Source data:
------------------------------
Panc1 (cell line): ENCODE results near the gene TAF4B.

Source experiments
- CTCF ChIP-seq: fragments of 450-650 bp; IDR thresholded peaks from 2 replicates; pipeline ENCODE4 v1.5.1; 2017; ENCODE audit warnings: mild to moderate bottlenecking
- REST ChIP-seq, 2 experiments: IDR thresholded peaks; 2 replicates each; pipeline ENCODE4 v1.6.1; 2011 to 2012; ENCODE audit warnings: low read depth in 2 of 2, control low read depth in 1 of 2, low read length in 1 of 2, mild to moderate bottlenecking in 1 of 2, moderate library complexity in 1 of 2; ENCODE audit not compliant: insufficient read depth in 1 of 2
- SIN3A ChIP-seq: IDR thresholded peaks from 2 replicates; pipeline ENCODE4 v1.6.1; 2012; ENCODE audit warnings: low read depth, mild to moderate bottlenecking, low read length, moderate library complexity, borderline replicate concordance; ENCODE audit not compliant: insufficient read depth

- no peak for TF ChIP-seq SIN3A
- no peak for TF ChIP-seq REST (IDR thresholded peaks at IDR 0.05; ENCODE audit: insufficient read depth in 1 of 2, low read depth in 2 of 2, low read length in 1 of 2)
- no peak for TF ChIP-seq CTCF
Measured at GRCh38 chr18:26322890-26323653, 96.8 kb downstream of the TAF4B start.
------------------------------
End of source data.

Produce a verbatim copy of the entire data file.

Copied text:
Panc1 (cell line): ENCODE results near the gene TAF4B.

Source experiments
- CTCF ChIP-seq: fragments of 450-650 bp; IDR thresholded peaks from 2 replicates; pipeline ENCODE4 v1.5.1; 2017; ENCODE audit warnings: mild to moderate bottlenecking
- REST ChIP-seq, 2 experiments: IDR thresholded peaks; 2 replicates each; pipeline ENCODE4 v1.6.1; 2011 to 2012; ENCODE audit warnings: low read depth in 2 of 2, control low read depth in 1 of 2, low read length in 1 of 2, mild to moderate bottlenecking in 1 of 2, moderate library complexity in 1 of 2; ENCODE audit not compliant: insufficient read depth in 1 of 2
- SIN3A ChIP-seq: IDR thresholded peaks from 2 replicates; pipeline ENCODE4 v1.6.1; 2012; ENCODE audit warnings: low read depth, mild to moderate bottlenecking, low read length, moderate library complexity, borderline replicate concordance; ENCODE audit not compliant: insufficient read depth

- no peak for TF ChIP-seq SIN3A
- no peak for TF ChIP-seq REST (IDR thresholded peaks at IDR 0.05; ENCODE audit: insufficient read depth in 1 of 2, low read depth in 2 of 2, low read length in 1 of 2)
- no peak for TF ChIP-seq CTCF
Measured at GRCh38 chr18:26322890-26323653, 96.8 kb downstream of the TAF4B start.